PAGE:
Friday, December 07, 2012

#StarTrek: Did the transporter kill Kirk?

Massimo Pigliucci, over at Rationally Speaking, actually raises this stimulating question, with the introductory device of an iPhone app that lets you play around with philosophy.

The theoretical question raised by the app is (as I understand it; per co-blogger Ian Pollock, see comments):

Put James T. Kirk on a transporter. Only, somehow, two different Kirks are simultaneously spit out on the other end. Is the original Kirk dead, or not? That, of course, would be a philosophical question even with a normally functioning transporter spitting out just one Kirk — is the post-transporter Kirk really the same guy or not? But dual Kirks on the other end intensify all the thought experiment questions.

The app offers several different answers for users to choose:
A) Kirk dies, a Trekkie cries
B) Kirk is Kirk1, or Kirk2, whichever you like
C) Kirk is (Kirk1 and Kirk2) before and after
D) Kirk is (Kirk1 and Kirk2) only after transport
E) Kirk is Kirk1 and Kirk is Kirk2, adios transitivity of identity
F) It’s “indeterminate,” in your favorite flavor
G) It’s “nonsense,” colorless, green and sleeping furiously
H) Insoluble paradox
I) Unsure which way to go
J) Huh? What’s this all about?
K) My favorite response isn’t listed (comments please)

And, so far, a definite plurality is opting for A. That's my answer, too.

But, I'm taking the game further. In a long response, I added further thought experiments. What follows is an edited version of those comments. If anything here isn't clear, go to the original post and read things in context as necessary.

The original Kirk is dead, and each of the two twins is individualized from each other.

Ian then raised the issue of actual vs. replacement Mona Lisa paintings, and in light of a classical philosophy thought experiment used by Dan Dennett and others as an intuition pump, raised the whole cell replacement issue. Assuming we want to concentrate on brain cell replacement, my comments focus on that.

Per Ian, the "replacement factor" of cells is fuzzy (assuming we're concentrating on brain cells, even, for simplicity's sake).

In one sense, the replacement of one brain cell by an outside process and not a natural degeneration of a cell with replacement by one theoretically identical due to natural regenesis is to create a different person, if you'll allow me a Forrest/Greene type eternally branching personhood rather than universes idea. My thinking Thought A rather than Thought B makes me a different person. That's whether it's voluntary (per Susan Blackmore and her excellent Zen meditation questions on consciousness) or a Clockwork Orange involuntarism.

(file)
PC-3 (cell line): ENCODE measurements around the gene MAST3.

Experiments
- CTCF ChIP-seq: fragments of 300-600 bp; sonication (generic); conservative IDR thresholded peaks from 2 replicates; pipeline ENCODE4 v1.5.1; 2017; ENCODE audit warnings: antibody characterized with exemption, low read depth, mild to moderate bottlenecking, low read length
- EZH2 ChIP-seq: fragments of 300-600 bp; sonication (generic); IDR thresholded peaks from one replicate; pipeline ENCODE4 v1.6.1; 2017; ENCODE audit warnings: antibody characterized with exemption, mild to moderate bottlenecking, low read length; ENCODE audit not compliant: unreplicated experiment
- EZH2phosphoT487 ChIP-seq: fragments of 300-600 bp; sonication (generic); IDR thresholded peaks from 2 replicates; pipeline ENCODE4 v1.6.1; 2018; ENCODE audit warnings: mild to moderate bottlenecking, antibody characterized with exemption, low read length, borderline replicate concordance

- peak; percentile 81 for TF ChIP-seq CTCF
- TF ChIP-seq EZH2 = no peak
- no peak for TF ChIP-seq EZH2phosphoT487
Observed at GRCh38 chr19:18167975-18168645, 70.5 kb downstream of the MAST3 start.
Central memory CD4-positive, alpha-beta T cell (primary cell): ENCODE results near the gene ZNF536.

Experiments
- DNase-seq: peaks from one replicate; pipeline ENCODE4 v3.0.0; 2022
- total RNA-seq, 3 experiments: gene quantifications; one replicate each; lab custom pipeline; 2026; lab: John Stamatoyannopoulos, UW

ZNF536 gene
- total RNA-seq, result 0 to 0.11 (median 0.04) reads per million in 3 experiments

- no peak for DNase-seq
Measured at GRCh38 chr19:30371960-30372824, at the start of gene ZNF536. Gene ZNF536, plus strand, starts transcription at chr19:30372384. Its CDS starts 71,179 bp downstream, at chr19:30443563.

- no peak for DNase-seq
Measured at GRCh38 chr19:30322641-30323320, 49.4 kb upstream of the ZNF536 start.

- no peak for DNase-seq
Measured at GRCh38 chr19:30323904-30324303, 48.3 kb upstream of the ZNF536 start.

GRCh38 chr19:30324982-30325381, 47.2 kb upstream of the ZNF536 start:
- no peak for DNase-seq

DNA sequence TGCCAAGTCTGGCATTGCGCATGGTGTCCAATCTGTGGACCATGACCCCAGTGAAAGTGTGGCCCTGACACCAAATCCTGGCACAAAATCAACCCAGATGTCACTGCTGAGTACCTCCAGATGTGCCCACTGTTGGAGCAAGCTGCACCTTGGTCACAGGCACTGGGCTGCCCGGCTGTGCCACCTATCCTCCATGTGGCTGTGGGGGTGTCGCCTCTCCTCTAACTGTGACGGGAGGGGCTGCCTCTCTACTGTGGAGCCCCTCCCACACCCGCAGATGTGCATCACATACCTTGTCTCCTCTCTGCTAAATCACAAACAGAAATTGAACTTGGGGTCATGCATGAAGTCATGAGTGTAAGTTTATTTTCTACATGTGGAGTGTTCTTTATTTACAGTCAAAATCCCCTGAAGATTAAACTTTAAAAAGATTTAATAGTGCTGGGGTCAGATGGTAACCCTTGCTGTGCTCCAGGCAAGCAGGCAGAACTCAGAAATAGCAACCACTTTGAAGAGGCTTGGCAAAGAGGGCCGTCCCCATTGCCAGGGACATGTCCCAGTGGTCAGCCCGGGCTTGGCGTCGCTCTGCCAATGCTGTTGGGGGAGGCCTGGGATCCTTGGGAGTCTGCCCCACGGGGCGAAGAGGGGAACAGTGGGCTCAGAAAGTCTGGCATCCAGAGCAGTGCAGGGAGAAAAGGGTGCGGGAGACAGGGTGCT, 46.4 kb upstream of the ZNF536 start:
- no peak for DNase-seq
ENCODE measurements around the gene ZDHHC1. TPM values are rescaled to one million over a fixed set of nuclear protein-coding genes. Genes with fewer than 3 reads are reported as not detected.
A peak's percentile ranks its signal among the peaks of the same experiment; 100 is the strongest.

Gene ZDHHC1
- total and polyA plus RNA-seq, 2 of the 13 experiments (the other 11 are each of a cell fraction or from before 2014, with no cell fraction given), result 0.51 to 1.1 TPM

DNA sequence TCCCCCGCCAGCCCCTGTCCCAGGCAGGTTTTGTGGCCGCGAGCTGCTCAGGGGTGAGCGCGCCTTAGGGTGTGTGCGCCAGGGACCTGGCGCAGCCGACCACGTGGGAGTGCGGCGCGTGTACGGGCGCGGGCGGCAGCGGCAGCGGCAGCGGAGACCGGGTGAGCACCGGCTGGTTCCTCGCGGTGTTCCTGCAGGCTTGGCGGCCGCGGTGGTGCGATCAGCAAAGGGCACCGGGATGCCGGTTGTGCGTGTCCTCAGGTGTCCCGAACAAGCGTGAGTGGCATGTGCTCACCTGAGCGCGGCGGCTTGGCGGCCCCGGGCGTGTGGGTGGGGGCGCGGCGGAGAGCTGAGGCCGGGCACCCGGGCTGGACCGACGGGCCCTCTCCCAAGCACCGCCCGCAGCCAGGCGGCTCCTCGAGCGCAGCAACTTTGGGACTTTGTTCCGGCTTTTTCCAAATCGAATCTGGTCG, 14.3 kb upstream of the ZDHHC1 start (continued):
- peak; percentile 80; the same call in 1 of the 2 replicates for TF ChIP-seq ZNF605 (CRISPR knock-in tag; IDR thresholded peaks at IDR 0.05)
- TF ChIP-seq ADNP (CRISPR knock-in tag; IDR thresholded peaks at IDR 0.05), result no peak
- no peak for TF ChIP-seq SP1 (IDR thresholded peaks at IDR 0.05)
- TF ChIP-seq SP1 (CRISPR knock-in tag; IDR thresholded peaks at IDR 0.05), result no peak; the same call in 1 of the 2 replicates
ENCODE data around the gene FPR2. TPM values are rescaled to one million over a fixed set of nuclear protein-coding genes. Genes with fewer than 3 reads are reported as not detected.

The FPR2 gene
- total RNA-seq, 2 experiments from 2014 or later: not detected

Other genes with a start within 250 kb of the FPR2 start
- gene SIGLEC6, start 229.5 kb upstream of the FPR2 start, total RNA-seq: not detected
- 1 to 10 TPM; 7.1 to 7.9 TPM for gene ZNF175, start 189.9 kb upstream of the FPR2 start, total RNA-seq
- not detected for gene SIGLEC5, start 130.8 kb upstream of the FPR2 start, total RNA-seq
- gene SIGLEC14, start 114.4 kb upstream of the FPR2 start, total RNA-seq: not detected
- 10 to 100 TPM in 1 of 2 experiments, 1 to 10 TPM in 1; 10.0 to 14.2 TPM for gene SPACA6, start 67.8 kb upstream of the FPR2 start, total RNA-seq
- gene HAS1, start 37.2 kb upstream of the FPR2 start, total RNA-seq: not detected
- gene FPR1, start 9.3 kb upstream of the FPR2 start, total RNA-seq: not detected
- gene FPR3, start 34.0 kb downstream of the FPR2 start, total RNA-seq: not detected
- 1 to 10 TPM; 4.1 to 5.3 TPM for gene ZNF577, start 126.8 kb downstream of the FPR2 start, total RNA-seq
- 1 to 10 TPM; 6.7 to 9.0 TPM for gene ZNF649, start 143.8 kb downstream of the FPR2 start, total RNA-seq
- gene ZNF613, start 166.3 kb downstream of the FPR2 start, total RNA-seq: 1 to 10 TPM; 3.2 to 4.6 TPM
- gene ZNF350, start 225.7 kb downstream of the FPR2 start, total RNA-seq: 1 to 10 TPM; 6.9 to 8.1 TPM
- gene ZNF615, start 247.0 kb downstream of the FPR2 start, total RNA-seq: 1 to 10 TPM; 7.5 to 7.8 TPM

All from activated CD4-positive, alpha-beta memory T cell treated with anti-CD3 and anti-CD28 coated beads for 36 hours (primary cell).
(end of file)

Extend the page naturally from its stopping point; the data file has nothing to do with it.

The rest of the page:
That said, what replacement rate is necessary to say we've killed off the old Gadfly and created a new one? In the brain stem, or even the cerebellum, might be pretty high, eh? But, in the cortex, or a crucial noncortex area like the amygdala, might be pretty low, eh? Even without "replacements," I'm now thinking of Phineas Gage. Did his unfortunate accident kill one person and create another? (See what a thought experiment monster you've created!)

On the other hand, certain types of strokes have shown that (with the destruction of old neurons but without replacement of new ones) even the cortex can be quite plasticene. So maybe, like with the Star Trek transporter, the "replacement factor" involves "rate" by time as well as "rate" by ratio.

With Mona Lisas, though, I'd at least lean toward Ian. There, at least, we have a difference that makes no difference, to quote Spock and get back to Star Trek. Whereas, a transportation mechanism is going to make a different Ian, subtle as the differences may be.

That said, suppose an ambassador at the final end of the transportation has never met Kirk in person before. He has no way of knowing how much or how little the process changed this person, who I'll call Kirk-1.

But, wait, wait.

Spock would know any subtle difference, right?

However, Spock is also getting beamed to different spots, so Spock-1 would, even subtly, have different recollections of Kirk before his latest transportation. (See, you've created a second thought experiment monster.)

So, what if Scotty-Prime has never been transported? But, with Kirk's latest transportation, it was a bit less fail-safe than normal. Let's say Spock's was, too, but not so badly. So, can Scotty-Prime convince Spock-1 that Kirk-1 is ... "problematic"?

And, to throw a bomb in the mix ...

Per a Peter Singer, should we then euthanize Kirk-1?

1 comment:

Simon said...

Too late to expand?